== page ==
With municipal and school board elections in the Strait area now over, one important question remains; why did so few people vote?
On October 15, after voters across the region went to the polls to choose mayors, councillors or school board members, Strait area returning officers reported some disturbing numbers.
In a part of Nova Scotia where voter turn-out numbers are consistently at or above 70 per cent, to the envy of the rest of the province, this election was much different.
Around the Strait area, roughly half of voters bothered to show up, and in some areas, it was far below the 50 per cent level.
In Antigonish County, a paltry and disturbing 38.6 per cent of voters actually turned out earlier this month, including a microscopic 26.22 per cent of voters who bothered to exercise their franchise in district 7.
While that number was higher in Inverness County, only 49 per cent of the electorate bothered to visit polls in that municipality, despite the fact that electors were choosing a new councillor in the Margarees, and the municipality’s warden and deputy wardens both faced stiff challenges.
Only half of eligible voters made their marks in the Town of Antigonish, which featured an intriguing three-way race for mayor and 10 candidates vying for six town council seats. This number is all the more bewildering when considering that eVoting was employed during this election to make it even easier to vote.
Although a very important election to determine their next mayor, only 50.2 per cent of Mulgrave voters participated, even though the next mayor will serve as the community’s municipal councillor when it joins the Municipality of the District of Guysborough (MODG) during this four-year term.
Speaking of the MODG, only 56.5 per cent of voters in the district registered their options at stations around the municipality, including a 43 per cent turn-out in district 2 which was decided by a single vote. It’s easy to assume that a few more voters might have made the results more certain.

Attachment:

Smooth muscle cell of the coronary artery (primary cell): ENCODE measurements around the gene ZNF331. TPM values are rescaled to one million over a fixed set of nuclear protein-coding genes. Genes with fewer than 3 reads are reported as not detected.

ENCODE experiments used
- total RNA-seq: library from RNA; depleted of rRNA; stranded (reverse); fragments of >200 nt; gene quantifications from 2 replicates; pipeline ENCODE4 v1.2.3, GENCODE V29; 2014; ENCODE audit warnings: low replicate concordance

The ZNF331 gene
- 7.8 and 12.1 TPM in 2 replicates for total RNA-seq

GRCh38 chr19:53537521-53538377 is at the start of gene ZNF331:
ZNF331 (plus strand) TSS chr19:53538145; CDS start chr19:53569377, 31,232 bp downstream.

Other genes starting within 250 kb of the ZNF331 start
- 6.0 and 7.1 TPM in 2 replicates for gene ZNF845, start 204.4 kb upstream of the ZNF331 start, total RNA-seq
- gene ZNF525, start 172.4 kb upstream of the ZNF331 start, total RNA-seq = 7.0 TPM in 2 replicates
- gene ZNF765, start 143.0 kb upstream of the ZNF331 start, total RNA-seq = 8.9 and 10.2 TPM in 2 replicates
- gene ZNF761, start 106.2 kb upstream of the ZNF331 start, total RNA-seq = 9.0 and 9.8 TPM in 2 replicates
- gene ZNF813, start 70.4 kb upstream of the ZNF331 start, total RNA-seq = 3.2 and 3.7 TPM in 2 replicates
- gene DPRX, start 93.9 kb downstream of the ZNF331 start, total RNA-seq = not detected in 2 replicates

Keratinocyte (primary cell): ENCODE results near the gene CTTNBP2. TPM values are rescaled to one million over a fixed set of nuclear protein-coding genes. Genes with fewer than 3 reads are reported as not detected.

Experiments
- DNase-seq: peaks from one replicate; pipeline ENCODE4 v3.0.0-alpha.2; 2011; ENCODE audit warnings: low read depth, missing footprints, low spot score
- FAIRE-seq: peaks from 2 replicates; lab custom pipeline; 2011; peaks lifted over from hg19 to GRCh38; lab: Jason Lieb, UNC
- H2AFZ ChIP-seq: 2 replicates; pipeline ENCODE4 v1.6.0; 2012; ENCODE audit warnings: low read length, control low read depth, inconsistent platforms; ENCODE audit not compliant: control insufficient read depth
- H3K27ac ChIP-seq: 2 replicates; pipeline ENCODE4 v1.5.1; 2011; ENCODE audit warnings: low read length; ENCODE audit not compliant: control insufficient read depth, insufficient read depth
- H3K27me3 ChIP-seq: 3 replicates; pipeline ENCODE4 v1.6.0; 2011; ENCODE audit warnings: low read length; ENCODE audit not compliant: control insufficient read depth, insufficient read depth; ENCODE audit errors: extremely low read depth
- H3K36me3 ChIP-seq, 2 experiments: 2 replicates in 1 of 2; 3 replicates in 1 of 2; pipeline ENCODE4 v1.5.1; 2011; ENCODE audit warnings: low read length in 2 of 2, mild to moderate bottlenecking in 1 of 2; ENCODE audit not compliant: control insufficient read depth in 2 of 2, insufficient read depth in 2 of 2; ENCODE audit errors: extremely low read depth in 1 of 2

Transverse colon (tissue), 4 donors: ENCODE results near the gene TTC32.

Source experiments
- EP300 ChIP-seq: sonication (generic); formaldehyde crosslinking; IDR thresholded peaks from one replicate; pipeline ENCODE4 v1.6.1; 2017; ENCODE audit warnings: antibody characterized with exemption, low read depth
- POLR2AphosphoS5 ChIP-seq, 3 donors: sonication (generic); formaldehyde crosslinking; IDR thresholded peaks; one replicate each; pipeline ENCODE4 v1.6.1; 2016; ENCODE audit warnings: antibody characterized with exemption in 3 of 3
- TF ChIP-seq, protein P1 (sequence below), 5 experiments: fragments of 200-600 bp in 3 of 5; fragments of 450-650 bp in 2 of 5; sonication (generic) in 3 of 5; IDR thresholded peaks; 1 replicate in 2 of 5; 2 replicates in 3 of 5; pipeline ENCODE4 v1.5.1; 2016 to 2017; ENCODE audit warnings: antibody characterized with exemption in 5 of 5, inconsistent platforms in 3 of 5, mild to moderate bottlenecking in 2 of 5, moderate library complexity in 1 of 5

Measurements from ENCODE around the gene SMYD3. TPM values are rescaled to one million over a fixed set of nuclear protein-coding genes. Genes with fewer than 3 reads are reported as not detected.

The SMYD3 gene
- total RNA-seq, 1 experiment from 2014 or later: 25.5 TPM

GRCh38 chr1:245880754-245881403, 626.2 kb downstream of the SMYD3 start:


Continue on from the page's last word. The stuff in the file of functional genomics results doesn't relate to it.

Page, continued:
The Town of Port Hawkesbury was on the higher end of the spectrum with a voter turn-out of 60 per cent, but this was well down from a healthy 72 per cent rate in 2012 and came during a very competitive election for four town council seats.
Speaking of lower voter numbers, even in Richmond County – where turn-out rarely falls below 70 per cent – only 66.7 per cent of voters bothered to mark their ballots. This was skewed by very low participation rates on the mainland portion of the municipality, with a disappointing 60 per cent in district 4 and an alarmingly anemic 52.8 per cent in district 5, which was decided by only 11 votes.
There are many factors for the lack of participation by voters across the Strait area.
The most obvious is the lack of choices on municipal and school board ballots as almost every contest featured two candidates, and in a very few isolated cases, there were three or more.
In Port Hawkesbury, the fact there was no election for mayor undoubtedly affected turn-out despite the strong slate of town council candidates.
Again this year there were many acclamations on the school board side. There were no elections for Conseil scolaire acadien provincial seats and only two Strait regional school board districts were challenged.
The chaos in Richmond County over the past year might have discouraged voters and other candidates, rather than bringing people out to the polls. And, the effort by some residents to have the Department of Municipal Affairs suspend the municipal election in Richmond County might have inspired some to stay home.
Considering the obnoxious, wall-to-wall election coverage south of the boarder, last year’s eventful federal election and the prospect of a provincial election around the corner, it’s also possible that voters are suffering from acute political fatigue.
Whatever their reasons, there are very few times, aside from illness or emergency, when not voting is acceptable.
There are those who might have consciously avoided polling stations but there are likely many more who could not have been bothered to spend a few minutes of their day engaging in democracy.
That is a disturbing trend that had not previously affected this region to this extent, and before this becomes a common occurrence, it’s time to find out why people did not vote and how this can be avoided in the future.
This level of apathy is simply unacceptable.